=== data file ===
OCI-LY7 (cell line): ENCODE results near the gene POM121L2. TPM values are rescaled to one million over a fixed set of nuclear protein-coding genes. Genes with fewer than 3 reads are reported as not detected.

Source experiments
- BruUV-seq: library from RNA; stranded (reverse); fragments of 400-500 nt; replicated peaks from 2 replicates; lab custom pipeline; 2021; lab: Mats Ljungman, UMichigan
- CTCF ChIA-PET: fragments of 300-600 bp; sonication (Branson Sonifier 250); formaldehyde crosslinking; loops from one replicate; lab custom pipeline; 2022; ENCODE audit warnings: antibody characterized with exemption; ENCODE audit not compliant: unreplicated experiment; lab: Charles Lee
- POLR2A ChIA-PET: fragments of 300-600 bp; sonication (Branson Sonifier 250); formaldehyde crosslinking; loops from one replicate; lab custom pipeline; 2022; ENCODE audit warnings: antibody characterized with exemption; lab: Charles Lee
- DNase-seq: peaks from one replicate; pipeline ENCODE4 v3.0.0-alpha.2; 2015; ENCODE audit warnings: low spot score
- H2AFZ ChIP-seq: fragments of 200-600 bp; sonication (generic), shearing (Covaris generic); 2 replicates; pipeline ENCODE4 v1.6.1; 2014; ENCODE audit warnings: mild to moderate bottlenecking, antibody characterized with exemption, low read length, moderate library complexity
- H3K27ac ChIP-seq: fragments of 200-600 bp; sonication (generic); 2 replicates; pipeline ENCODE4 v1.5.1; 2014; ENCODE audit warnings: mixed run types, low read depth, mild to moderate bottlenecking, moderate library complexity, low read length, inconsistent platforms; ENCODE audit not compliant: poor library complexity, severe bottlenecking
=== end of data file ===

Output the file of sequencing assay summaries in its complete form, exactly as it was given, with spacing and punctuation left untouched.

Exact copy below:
OCI-LY7 (cell line): ENCODE results near the gene POM121L2. TPM values are rescaled to one million over a fixed set of nuclear protein-coding genes. Genes with fewer than 3 reads are reported as not detected.

Source experiments
- BruUV-seq: library from RNA; stranded (reverse); fragments of 400-500 nt; replicated peaks from 2 replicates; lab custom pipeline; 2021; lab: Mats Ljungman, UMichigan
- CTCF ChIA-PET: fragments of 300-600 bp; sonication (Branson Sonifier 250); formaldehyde crosslinking; loops from one replicate; lab custom pipeline; 2022; ENCODE audit warnings: antibody characterized with exemption; ENCODE audit not compliant: unreplicated experiment; lab: Charles Lee
- POLR2A ChIA-PET: fragments of 300-600 bp; sonication (Branson Sonifier 250); formaldehyde crosslinking; loops from one replicate; lab custom pipeline; 2022; ENCODE audit warnings: antibody characterized with exemption; lab: Charles Lee
- DNase-seq: peaks from one replicate; pipeline ENCODE4 v3.0.0-alpha.2; 2015; ENCODE audit warnings: low spot score
- H2AFZ ChIP-seq: fragments of 200-600 bp; sonication (generic), shearing (Covaris generic); 2 replicates; pipeline ENCODE4 v1.6.1; 2014; ENCODE audit warnings: mild to moderate bottlenecking, antibody characterized with exemption, low read length, moderate library complexity
- H3K27ac ChIP-seq: fragments of 200-600 bp; sonication (generic); 2 replicates; pipeline ENCODE4 v1.5.1; 2014; ENCODE audit warnings: mixed run types, low read depth, mild to moderate bottlenecking, moderate library complexity, low read length, inconsistent platforms; ENCODE audit not compliant: poor library complexity, severe bottlenecking